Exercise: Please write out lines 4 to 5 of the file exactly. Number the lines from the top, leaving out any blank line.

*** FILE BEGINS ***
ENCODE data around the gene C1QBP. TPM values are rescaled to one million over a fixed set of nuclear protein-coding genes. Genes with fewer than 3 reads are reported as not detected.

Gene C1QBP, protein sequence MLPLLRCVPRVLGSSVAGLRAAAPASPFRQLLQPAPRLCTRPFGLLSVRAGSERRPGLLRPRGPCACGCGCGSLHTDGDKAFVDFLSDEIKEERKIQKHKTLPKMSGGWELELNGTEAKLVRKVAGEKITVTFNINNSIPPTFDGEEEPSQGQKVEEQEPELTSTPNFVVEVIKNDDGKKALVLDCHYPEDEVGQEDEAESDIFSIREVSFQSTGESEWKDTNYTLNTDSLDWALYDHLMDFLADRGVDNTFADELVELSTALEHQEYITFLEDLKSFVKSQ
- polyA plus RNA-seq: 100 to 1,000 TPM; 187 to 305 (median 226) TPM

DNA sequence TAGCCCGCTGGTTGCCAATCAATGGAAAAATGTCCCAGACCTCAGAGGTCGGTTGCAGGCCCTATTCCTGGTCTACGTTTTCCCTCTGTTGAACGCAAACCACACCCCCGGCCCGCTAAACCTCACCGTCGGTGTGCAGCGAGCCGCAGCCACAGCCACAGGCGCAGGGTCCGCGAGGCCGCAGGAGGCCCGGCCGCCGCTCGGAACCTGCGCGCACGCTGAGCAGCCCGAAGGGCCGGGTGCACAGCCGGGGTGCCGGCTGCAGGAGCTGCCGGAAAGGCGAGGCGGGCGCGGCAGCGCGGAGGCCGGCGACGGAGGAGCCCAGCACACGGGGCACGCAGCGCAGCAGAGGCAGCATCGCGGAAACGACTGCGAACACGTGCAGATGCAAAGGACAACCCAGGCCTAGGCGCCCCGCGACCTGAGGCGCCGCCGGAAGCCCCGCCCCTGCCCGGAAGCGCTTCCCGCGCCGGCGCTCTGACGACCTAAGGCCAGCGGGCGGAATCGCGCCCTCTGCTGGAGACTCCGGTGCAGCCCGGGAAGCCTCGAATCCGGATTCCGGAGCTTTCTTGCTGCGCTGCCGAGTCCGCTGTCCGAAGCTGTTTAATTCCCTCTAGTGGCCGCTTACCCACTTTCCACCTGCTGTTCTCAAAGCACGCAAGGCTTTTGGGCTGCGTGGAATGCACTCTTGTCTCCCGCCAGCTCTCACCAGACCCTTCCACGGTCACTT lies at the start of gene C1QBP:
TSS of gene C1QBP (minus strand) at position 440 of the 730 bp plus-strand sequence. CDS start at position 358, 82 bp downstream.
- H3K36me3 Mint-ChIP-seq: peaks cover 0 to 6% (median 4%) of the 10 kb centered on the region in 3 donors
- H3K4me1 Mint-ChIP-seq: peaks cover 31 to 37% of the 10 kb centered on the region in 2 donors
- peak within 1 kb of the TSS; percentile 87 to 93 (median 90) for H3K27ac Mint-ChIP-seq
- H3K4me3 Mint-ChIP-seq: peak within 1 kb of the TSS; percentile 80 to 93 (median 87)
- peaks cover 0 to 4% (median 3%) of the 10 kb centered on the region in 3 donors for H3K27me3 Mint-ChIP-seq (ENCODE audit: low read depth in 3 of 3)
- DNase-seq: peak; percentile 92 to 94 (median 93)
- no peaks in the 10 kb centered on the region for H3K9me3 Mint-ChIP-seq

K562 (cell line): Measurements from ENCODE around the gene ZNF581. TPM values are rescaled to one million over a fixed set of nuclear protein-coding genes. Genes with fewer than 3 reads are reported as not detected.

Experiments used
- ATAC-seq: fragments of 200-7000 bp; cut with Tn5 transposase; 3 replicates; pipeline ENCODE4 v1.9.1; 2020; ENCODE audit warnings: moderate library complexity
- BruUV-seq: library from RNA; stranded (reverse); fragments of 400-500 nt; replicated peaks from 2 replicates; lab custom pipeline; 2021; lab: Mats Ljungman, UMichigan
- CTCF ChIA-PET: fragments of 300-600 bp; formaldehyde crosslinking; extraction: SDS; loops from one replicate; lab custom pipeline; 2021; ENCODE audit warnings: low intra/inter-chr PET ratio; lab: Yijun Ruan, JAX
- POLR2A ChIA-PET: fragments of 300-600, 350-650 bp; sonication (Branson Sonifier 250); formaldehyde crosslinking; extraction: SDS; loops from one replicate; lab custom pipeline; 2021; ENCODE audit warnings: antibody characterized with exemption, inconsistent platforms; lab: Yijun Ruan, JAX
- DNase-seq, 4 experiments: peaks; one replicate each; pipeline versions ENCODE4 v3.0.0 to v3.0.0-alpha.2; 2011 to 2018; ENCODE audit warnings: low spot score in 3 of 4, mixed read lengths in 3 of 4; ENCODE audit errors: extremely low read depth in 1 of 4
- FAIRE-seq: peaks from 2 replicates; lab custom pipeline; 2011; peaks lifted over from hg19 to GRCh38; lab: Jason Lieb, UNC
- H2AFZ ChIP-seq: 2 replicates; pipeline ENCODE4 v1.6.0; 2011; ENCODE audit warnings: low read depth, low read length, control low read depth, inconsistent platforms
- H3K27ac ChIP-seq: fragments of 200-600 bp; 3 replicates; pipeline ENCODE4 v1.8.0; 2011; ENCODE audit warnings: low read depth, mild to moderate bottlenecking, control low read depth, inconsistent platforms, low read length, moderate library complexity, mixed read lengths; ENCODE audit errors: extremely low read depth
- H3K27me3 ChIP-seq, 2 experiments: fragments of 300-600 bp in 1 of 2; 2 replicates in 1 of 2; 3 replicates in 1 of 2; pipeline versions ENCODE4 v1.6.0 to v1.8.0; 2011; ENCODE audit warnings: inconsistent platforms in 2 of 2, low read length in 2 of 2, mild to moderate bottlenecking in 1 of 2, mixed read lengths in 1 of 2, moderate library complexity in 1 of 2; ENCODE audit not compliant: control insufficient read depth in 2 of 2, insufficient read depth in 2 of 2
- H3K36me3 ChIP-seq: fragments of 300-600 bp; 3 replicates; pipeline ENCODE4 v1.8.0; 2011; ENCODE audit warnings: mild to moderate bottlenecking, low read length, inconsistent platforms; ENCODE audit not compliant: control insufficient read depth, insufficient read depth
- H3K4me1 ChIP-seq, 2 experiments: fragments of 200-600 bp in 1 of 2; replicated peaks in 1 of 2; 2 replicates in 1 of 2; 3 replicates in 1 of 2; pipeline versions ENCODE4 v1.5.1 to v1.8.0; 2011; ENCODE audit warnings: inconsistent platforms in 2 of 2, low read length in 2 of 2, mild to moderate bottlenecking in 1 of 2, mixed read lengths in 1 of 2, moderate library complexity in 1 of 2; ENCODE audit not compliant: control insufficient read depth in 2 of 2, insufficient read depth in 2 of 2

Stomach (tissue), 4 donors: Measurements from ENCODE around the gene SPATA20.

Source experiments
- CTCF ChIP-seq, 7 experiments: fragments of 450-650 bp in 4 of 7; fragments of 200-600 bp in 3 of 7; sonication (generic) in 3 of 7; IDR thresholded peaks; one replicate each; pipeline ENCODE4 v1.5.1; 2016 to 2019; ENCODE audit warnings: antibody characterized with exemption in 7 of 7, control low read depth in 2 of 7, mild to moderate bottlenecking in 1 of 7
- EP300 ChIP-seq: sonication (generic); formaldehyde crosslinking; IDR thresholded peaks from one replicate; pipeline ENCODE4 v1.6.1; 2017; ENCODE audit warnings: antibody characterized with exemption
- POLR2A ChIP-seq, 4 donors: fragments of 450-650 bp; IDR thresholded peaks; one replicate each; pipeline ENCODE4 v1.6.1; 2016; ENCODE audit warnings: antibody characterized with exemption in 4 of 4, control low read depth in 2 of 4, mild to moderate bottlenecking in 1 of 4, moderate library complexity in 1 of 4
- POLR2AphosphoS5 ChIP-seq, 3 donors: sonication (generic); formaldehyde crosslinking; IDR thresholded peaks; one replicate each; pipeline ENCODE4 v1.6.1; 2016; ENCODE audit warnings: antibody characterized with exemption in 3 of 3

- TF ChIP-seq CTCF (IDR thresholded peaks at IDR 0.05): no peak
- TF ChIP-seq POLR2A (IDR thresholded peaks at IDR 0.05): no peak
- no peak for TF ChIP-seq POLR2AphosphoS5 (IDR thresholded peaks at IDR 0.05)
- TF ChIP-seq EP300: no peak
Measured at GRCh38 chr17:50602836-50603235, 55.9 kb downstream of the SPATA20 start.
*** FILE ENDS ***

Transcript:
DNA sequence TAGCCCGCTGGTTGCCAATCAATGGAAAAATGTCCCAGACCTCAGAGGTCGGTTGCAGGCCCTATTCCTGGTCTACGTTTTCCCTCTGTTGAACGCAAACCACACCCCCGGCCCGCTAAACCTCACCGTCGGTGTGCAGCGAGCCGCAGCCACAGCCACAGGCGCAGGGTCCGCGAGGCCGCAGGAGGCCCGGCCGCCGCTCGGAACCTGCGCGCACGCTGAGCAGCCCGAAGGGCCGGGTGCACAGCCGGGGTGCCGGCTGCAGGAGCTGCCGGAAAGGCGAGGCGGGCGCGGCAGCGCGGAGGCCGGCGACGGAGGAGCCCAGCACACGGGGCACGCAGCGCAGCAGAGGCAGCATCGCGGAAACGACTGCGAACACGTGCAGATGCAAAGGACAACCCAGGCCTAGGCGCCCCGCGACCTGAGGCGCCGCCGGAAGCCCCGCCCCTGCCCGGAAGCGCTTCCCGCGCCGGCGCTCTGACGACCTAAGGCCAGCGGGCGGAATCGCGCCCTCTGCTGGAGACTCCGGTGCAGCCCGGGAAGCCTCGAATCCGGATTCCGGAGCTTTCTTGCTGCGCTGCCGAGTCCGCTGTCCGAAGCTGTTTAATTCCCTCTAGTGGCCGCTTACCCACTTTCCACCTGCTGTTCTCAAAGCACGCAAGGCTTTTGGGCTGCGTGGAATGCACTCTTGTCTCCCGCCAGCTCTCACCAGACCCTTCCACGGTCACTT lies at the start of gene C1QBP:
TSS of gene C1QBP (minus strand) at position 440 of the 730 bp plus-strand sequence. CDS start at position 358, 82 bp downstream.